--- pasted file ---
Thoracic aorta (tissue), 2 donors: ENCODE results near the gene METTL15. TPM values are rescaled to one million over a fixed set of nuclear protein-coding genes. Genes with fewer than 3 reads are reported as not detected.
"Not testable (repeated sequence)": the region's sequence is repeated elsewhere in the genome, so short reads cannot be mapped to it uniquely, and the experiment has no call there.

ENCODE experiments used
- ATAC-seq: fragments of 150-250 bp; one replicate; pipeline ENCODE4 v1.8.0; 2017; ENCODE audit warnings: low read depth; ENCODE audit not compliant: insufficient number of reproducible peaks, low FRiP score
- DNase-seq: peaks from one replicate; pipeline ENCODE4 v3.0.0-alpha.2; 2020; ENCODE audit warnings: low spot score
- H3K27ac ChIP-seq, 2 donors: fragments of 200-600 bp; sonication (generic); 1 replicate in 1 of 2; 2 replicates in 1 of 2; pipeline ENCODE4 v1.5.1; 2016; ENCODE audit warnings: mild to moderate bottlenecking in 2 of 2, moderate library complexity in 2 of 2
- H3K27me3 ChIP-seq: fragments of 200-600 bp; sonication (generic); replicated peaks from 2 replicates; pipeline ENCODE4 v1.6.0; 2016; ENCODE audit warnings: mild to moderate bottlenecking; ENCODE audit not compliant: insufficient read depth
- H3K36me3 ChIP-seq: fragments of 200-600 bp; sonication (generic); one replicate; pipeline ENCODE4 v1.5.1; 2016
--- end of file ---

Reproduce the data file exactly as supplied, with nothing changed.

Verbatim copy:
Thoracic aorta (tissue), 2 donors: ENCODE results near the gene METTL15. TPM values are rescaled to one million over a fixed set of nuclear protein-coding genes. Genes with fewer than 3 reads are reported as not detected.
"Not testable (repeated sequence)": the region's sequence is repeated elsewhere in the genome, so short reads cannot be mapped to it uniquely, and the experiment has no call there.

ENCODE experiments used
- ATAC-seq: fragments of 150-250 bp; one replicate; pipeline ENCODE4 v1.8.0; 2017; ENCODE audit warnings: low read depth; ENCODE audit not compliant: insufficient number of reproducible peaks, low FRiP score
- DNase-seq: peaks from one replicate; pipeline ENCODE4 v3.0.0-alpha.2; 2020; ENCODE audit warnings: low spot score
- H3K27ac ChIP-seq, 2 donors: fragments of 200-600 bp; sonication (generic); 1 replicate in 1 of 2; 2 replicates in 1 of 2; pipeline ENCODE4 v1.5.1; 2016; ENCODE audit warnings: mild to moderate bottlenecking in 2 of 2, moderate library complexity in 2 of 2
- H3K27me3 ChIP-seq: fragments of 200-600 bp; sonication (generic); replicated peaks from 2 replicates; pipeline ENCODE4 v1.6.0; 2016; ENCODE audit warnings: mild to moderate bottlenecking; ENCODE audit not compliant: insufficient read depth
- H3K36me3 ChIP-seq: fragments of 200-600 bp; sonication (generic); one replicate; pipeline ENCODE4 v1.5.1; 2016